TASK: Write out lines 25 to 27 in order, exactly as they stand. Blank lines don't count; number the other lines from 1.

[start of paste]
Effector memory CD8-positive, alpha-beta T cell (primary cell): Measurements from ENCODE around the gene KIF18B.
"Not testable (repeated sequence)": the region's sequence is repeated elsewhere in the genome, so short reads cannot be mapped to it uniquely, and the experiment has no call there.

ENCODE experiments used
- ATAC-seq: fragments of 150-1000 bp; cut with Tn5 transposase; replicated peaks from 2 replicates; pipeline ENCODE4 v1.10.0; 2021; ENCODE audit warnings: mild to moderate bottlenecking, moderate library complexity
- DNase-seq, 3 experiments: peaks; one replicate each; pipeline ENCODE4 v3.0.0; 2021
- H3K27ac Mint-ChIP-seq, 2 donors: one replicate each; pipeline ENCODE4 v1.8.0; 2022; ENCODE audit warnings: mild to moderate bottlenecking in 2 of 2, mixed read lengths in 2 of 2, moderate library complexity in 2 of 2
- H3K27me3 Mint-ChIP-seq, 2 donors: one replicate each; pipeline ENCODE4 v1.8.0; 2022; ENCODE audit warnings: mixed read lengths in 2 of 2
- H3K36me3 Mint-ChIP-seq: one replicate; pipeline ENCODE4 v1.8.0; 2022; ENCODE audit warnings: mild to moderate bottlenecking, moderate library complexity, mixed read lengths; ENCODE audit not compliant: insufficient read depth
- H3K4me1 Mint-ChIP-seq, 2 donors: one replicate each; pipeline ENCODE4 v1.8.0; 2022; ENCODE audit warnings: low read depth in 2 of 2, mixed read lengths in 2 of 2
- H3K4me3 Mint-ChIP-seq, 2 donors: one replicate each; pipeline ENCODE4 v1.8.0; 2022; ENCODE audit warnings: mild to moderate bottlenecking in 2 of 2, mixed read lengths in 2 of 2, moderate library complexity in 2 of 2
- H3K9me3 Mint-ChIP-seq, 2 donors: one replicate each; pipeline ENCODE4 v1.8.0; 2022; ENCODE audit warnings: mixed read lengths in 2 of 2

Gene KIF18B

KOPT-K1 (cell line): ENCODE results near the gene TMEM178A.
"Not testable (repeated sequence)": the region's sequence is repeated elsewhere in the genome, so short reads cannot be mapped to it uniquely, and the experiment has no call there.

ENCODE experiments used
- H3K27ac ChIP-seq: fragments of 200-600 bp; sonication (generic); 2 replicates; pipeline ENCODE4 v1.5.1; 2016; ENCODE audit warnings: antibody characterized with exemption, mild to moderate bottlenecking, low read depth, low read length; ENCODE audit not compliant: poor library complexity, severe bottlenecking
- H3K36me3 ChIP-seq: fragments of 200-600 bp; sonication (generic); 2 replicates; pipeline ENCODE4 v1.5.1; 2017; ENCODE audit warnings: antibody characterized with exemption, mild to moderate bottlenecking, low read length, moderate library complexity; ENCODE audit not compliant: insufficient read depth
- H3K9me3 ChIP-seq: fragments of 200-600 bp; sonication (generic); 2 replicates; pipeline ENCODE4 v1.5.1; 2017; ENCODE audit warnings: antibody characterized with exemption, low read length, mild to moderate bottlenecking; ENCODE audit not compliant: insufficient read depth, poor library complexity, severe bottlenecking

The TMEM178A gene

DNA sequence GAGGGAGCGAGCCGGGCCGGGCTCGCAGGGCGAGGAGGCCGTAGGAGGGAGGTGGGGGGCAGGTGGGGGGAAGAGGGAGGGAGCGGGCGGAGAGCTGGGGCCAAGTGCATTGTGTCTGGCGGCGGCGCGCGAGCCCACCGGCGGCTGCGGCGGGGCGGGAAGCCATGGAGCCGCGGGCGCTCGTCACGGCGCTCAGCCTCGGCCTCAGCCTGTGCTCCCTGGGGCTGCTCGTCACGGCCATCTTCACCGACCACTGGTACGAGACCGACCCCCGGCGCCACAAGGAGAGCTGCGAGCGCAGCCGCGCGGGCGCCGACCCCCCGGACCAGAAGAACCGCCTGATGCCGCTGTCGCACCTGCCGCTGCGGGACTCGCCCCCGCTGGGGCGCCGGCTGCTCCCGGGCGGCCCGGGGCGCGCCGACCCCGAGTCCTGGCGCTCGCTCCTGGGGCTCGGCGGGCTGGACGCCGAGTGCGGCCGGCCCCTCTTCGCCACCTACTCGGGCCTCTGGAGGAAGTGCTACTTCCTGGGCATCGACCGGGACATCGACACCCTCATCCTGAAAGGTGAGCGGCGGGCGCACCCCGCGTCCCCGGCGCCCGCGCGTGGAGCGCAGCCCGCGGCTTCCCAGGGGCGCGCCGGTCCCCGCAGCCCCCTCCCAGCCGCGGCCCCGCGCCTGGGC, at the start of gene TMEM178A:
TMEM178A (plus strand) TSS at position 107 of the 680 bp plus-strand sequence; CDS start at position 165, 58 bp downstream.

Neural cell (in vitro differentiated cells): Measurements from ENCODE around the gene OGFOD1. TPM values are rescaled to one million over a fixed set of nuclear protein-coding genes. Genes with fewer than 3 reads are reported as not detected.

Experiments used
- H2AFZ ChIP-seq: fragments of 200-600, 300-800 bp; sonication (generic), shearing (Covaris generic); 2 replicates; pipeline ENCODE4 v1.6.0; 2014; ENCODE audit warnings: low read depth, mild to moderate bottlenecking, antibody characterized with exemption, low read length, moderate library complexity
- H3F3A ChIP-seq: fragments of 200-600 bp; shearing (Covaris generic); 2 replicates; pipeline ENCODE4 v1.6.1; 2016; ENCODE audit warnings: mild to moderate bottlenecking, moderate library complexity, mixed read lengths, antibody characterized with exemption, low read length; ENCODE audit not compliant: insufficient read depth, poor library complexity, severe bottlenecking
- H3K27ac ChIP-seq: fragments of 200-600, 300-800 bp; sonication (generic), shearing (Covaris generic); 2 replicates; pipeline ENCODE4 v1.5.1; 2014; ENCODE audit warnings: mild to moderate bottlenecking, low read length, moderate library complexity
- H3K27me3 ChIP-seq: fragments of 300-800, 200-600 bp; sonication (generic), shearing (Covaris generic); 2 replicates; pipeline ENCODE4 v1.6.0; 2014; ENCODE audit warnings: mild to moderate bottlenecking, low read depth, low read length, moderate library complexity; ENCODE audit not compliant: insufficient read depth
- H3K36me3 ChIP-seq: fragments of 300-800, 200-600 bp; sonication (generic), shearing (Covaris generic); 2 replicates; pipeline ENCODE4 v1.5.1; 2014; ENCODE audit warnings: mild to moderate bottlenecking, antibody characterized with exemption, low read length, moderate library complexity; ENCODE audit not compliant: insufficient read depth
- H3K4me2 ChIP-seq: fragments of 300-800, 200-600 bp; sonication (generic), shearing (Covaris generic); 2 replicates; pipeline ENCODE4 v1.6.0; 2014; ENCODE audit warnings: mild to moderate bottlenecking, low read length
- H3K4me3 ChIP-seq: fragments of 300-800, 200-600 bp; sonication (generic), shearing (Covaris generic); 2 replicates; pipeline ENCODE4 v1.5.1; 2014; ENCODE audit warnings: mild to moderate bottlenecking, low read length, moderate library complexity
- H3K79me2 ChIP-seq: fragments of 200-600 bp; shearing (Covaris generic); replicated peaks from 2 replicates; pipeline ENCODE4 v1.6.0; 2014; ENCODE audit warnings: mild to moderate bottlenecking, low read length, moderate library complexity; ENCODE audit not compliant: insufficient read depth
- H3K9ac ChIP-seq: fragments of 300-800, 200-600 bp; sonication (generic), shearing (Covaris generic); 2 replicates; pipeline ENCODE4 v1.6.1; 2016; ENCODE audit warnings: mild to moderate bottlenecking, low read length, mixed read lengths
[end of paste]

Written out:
- H3F3A ChIP-seq: fragments of 200-600 bp; shearing (Covaris generic); 2 replicates; pipeline ENCODE4 v1.6.1; 2016; ENCODE audit warnings: mild to moderate bottlenecking, moderate library complexity, mixed read lengths, antibody characterized with exemption, low read length; ENCODE audit not compliant: insufficient read depth, poor library complexity, severe bottlenecking
- H3K27ac ChIP-seq: fragments of 200-600, 300-800 bp; sonication (generic), shearing (Covaris generic); 2 replicates; pipeline ENCODE4 v1.5.1; 2014; ENCODE audit warnings: mild to moderate bottlenecking, low read length, moderate library complexity
- H3K27me3 ChIP-seq: fragments of 300-800, 200-600 bp; sonication (generic), shearing (Covaris generic); 2 replicates; pipeline ENCODE4 v1.6.0; 2014; ENCODE audit warnings: mild to moderate bottlenecking, low read depth, low read length, moderate library complexity; ENCODE audit not compliant: insufficient read depth